Aaron Sorkin's new film about the trial of the Chicago Seven has been gestating for more than a decade, and filming wrapped before this summer of protest. But between its depictions of police brutality, its marchers in the streets, its institutions unwilling to confront their own biases, and its portrayal of a state happy to ignore facts and evidence that prove inconvenient to its arguments, The Trial of the Chicago 7 could hardly be more timely.
A courtroom thriller, it tells the true story of how, in 1969, Vietnam War draft protestors Tom Hayden (Eddie Redmayne), Rennie Davis (Alex Sharp), Abbie Hoffman (Sacha Baron Cohen), Jerry Rubin (Jeremy Strong), Lee Weiner (Noah Robbins), John Froines (Daniel Flaherty) and David Dellinger (John Carroll Lynch) were tried for conspiracy and inciting a riot at the 1968 Democratic National Convention, despite flimsy evidence.
They're not much of a gang, despite what the state says. Hayden and Davis are clean-cut college organisers, Hoffman and Rubin countercultural revolutionaries leading the Youth International Party, known as the Yippies. The others are odds and ends, acquaintances and strangers from the broader Civil Rights struggle. But the state has decided they're a gang, and that they deserve 10 years in jail.
Black Panthers co-founder Bobby Seale (Yahya Abdul-Mateen II), the eighth defendant, was cut out of the trial partway through, though not before being shackled and gagged in the courtroom. Mark Rylance's haggard but steely William Kunstler is their lawyer, butting heads with Judge Julius Hoffman (a particularly excellent Frank Langella), who puts roadblock after roadblock in the way of a fair trial.
As you'd expect of a Sorkin script, it crackles and fizzes, particularly in a cross-cutting walk-and-talk-and-talk-and-talk sequence, which might be the most Aaron Sorkin part of any Aaron Sorkin project ever. Baron Cohen and Strong, in particular, make the most of their brotherly stoner double-act, and it's easy to see why Baron Cohen would have jumped at the part; his Hoffman walks the same line of acid mockery and genuine insurrection as his best characters have, and gives him a chance to flip between charismatic sermonising, political stand-up and pointed gravitas.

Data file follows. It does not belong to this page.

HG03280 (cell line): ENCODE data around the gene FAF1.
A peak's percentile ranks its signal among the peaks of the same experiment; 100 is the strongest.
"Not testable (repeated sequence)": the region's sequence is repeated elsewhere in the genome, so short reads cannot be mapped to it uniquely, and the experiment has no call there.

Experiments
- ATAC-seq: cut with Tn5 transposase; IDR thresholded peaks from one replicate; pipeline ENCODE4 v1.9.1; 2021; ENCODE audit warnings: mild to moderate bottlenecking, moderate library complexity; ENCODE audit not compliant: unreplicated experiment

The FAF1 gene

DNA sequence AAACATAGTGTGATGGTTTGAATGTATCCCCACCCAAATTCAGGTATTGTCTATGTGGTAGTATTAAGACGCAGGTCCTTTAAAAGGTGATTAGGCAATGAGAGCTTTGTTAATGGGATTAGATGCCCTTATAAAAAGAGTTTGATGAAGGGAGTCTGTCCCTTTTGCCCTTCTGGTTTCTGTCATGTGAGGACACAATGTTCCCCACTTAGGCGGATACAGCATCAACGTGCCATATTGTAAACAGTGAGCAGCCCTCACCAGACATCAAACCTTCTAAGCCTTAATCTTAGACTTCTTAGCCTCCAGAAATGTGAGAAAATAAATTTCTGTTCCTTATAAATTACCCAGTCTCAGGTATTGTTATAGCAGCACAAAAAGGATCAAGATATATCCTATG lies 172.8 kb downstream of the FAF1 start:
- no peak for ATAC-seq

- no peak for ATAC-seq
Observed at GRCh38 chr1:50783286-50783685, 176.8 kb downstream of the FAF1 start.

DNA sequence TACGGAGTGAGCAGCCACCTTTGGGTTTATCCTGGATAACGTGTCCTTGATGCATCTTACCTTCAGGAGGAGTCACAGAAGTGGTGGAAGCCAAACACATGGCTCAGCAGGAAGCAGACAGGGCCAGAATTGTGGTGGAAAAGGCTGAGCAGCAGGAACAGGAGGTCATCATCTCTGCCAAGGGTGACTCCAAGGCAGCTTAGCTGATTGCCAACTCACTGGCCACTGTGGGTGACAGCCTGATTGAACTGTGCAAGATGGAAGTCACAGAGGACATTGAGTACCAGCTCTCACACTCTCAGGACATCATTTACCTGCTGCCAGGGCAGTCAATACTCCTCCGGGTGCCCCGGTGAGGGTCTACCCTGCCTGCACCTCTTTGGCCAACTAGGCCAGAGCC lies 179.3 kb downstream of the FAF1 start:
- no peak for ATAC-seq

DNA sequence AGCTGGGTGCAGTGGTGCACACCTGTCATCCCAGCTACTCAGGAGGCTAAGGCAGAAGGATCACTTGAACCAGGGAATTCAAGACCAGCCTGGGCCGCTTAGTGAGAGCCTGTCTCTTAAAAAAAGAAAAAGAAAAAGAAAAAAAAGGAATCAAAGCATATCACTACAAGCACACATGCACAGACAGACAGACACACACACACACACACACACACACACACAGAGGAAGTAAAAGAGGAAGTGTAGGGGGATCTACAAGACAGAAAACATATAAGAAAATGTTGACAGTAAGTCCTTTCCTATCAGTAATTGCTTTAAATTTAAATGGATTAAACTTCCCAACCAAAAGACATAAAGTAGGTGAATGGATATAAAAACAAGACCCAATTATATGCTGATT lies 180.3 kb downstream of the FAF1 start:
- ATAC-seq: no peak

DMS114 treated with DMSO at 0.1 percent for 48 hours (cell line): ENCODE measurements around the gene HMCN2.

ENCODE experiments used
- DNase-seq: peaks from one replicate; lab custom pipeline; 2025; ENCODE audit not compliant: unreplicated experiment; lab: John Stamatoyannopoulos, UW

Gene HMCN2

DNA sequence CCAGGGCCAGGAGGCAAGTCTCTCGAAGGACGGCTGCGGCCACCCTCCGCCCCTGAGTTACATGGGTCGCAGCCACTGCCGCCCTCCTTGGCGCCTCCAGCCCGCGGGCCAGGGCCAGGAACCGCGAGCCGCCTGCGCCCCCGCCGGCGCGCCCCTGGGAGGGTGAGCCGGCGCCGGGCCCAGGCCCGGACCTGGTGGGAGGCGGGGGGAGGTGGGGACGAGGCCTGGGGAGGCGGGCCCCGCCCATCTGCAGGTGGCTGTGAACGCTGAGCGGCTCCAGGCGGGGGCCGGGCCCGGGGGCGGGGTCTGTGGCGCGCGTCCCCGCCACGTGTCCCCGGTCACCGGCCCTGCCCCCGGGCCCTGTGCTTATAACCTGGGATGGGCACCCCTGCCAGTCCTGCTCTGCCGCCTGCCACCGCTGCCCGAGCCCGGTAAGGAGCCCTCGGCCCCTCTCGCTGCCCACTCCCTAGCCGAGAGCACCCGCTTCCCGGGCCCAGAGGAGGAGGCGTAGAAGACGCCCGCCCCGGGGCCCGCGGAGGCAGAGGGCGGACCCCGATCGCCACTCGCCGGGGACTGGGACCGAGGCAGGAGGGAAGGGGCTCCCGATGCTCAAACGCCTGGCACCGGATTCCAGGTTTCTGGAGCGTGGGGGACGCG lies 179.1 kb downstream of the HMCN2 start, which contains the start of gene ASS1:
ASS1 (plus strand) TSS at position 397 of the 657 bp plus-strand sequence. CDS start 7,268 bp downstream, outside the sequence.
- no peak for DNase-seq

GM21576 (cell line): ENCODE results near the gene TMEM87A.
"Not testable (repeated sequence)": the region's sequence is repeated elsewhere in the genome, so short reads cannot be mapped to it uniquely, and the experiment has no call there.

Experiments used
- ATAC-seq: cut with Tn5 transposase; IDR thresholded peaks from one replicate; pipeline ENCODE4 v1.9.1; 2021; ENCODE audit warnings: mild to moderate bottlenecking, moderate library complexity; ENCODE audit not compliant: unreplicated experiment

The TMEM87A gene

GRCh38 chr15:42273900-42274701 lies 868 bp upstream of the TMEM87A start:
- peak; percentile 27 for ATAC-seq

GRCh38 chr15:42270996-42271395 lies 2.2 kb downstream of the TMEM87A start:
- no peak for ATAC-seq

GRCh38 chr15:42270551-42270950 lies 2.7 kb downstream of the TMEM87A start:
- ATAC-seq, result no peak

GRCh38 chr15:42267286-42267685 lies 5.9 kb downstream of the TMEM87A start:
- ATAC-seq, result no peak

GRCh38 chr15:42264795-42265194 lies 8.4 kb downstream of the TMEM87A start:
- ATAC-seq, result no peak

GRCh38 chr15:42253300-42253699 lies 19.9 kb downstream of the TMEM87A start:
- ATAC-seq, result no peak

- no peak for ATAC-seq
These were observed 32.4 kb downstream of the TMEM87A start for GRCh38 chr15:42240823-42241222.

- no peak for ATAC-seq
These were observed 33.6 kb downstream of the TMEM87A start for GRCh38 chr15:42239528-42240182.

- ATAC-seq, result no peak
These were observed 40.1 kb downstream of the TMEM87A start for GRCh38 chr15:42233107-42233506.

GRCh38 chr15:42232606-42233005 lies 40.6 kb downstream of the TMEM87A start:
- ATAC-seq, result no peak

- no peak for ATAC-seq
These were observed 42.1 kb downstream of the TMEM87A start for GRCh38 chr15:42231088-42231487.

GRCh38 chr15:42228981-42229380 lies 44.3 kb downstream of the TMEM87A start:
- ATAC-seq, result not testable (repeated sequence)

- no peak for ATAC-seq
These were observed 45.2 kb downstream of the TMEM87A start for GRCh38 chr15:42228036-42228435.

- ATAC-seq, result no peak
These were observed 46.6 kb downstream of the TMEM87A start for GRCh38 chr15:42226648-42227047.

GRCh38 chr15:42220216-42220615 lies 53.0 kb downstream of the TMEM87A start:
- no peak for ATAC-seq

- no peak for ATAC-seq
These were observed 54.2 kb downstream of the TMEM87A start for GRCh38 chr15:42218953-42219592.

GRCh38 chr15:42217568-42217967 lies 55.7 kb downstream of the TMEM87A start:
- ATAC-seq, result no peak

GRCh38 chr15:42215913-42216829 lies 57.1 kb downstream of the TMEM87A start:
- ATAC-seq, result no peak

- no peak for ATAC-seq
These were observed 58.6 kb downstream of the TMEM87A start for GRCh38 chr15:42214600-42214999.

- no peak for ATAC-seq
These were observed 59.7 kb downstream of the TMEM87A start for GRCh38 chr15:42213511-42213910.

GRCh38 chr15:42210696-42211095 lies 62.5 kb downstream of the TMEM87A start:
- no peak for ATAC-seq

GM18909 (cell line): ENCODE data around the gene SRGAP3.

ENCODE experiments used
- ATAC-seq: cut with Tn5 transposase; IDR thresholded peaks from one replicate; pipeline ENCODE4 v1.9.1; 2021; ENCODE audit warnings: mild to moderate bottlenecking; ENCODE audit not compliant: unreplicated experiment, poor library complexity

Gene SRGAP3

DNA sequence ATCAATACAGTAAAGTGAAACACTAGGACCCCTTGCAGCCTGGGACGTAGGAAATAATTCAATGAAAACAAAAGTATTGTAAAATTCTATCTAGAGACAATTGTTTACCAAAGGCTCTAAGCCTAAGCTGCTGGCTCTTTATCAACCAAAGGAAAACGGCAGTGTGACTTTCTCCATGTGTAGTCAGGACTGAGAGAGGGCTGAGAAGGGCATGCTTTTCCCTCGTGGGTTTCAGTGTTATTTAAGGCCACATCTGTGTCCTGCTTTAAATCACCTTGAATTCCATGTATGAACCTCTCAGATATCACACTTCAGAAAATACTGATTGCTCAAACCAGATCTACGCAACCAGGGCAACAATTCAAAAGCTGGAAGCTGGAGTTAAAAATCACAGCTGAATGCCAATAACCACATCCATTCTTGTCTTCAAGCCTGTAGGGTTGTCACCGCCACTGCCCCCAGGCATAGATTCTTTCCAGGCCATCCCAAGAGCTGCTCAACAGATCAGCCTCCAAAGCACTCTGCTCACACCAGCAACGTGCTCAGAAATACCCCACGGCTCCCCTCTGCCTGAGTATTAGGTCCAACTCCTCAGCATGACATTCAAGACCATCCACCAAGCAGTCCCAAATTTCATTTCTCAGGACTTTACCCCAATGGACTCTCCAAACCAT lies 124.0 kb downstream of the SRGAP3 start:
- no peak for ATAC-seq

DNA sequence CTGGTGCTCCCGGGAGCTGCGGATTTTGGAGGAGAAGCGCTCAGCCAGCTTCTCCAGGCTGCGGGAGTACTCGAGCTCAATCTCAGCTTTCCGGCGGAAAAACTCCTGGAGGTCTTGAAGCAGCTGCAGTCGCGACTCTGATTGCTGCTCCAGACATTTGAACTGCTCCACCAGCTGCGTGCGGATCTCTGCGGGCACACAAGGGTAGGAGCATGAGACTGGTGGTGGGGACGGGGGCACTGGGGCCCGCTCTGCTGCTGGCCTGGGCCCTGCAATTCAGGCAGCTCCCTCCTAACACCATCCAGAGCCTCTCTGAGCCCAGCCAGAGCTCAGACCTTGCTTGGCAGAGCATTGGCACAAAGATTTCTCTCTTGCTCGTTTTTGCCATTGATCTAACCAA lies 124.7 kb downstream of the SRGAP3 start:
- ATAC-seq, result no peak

As much as the film is about the cruelties and vagaries of a justice system and political machine being used to crush dissent, it's perhaps more about painful internecine squabbling between groups on the left. What starts as the youth versus the establishment quickly descends into the youth versus itself.
Hayden and Davis, the white-bread middle-class college boys, are about taking power by winning elections. They find Hoffman and Rubin's pie-in-the-sky plans about levitating the Pentagon and covering Chicago in banana skins alternately ludicrous and infuriating, self-centred irritants rather than committed change-makers. In return, Hoffman and Rubin see them as complacent and dull, unable – or unwilling – to imagine a future without a system. For Hayden the trial is just that, a fight to avoid jail; for Hoffman and Rubin it's a soapbox. You get the sense that Sorkin leans toward Hayden's pragmatism, though the film itself stays pretty equivocal.
"You're trading a cow for magic beans," Hayden snaps at Hoffman at one point.
"Actually, that ended up working," Rubin points out.
It all swirls together neatly. Slick, sprightly and densely packed with ideas, the clashing personalities among the defendants are never less than entertaining, and you're never more than a few minutes away from some sharply turned verbal sparring. In other words, this is a Sorkin movie, full of sparring idealists who always have a zinger in their back pocket.
The counter to that being: this a Sorkin movie, and the style can't always paper over a lack of substance. Partly that's because history doesn't always provide the beats that make for compelling cinema. The sudden disappearance of the Black Panthers and Seale – up to that point, the film's most incendiary and mistreated figure – leaves a yawning hole at its centre that his fellow defendants can't quite fill. The climax of the trial, though stirring, felt less satisfying the longer I sat with it. You're left thinking: so... does the system work, actually? Or is the system only broken until the point that it releases you? Is the system the problem, or the people using it? The film's central question, of whether seeking the respect of the people and institutions you intend to destroy is sensible or absurd, remains unanswered.
The enduring moment of Sorkin's last legal drama, A Few Good Men, saw Jack Nicholson screaming that Tom Cruise – and we, the audience – couldn't handle the truth. Baron Cohen gets a comparable moment here: pressed for an answer on the stand, he tells the prosecutor: "Give me a moment, would you friend? I've never been on trial for my thoughts before."
In The Trial of the Chicago 7 it's not that we can't handle the truth; it's that the truth is whatever the person with power allows to be said. That might be an even scarier thought.
The Trial of the Chicago 7 is in cinemas from 2 October and on Netflix from 16 October
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